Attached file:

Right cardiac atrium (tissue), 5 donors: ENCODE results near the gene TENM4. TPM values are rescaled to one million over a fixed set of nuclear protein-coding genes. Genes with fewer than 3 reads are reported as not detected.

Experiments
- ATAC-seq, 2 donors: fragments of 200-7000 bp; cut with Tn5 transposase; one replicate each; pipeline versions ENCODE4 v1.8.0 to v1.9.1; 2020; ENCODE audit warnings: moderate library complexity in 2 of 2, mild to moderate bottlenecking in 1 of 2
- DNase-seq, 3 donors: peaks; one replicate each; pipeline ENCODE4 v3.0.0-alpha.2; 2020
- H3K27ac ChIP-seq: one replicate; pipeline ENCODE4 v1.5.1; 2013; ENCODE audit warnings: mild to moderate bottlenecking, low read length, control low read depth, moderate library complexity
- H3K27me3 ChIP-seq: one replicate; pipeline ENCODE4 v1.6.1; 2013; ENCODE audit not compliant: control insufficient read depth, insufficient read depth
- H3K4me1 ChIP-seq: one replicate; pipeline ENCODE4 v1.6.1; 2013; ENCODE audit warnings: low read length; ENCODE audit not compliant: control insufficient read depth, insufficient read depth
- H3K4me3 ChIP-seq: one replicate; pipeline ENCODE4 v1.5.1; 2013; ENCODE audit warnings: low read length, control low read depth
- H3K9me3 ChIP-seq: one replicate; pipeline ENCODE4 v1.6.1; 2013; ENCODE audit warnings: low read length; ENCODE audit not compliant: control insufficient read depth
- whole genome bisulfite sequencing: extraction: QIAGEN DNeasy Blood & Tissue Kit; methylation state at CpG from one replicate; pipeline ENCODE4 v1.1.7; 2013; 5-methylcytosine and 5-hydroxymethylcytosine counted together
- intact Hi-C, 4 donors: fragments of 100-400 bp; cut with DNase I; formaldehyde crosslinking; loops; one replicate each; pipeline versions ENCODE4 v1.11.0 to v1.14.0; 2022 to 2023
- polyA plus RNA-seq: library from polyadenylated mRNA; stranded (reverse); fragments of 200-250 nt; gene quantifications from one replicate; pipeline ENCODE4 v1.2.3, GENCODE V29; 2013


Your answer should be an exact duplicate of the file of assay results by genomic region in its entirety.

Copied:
Right cardiac atrium (tissue), 5 donors: ENCODE results near the gene TENM4. TPM values are rescaled to one million over a fixed set of nuclear protein-coding genes. Genes with fewer than 3 reads are reported as not detected.

Experiments
- ATAC-seq, 2 donors: fragments of 200-7000 bp; cut with Tn5 transposase; one replicate each; pipeline versions ENCODE4 v1.8.0 to v1.9.1; 2020; ENCODE audit warnings: moderate library complexity in 2 of 2, mild to moderate bottlenecking in 1 of 2
- DNase-seq, 3 donors: peaks; one replicate each; pipeline ENCODE4 v3.0.0-alpha.2; 2020
- H3K27ac ChIP-seq: one replicate; pipeline ENCODE4 v1.5.1; 2013; ENCODE audit warnings: mild to moderate bottlenecking, low read length, control low read depth, moderate library complexity
- H3K27me3 ChIP-seq: one replicate; pipeline ENCODE4 v1.6.1; 2013; ENCODE audit not compliant: control insufficient read depth, insufficient read depth
- H3K4me1 ChIP-seq: one replicate; pipeline ENCODE4 v1.6.1; 2013; ENCODE audit warnings: low read length; ENCODE audit not compliant: control insufficient read depth, insufficient read depth
- H3K4me3 ChIP-seq: one replicate; pipeline ENCODE4 v1.5.1; 2013; ENCODE audit warnings: low read length, control low read depth
- H3K9me3 ChIP-seq: one replicate; pipeline ENCODE4 v1.6.1; 2013; ENCODE audit warnings: low read length; ENCODE audit not compliant: control insufficient read depth
- whole genome bisulfite sequencing: extraction: QIAGEN DNeasy Blood & Tissue Kit; methylation state at CpG from one replicate; pipeline ENCODE4 v1.1.7; 2013; 5-methylcytosine and 5-hydroxymethylcytosine counted together
- intact Hi-C, 4 donors: fragments of 100-400 bp; cut with DNase I; formaldehyde crosslinking; loops; one replicate each; pipeline versions ENCODE4 v1.11.0 to v1.14.0; 2022 to 2023
- polyA plus RNA-seq: library from polyadenylated mRNA; stranded (reverse); fragments of 200-250 nt; gene quantifications from one replicate; pipeline ENCODE4 v1.2.3, GENCODE V29; 2013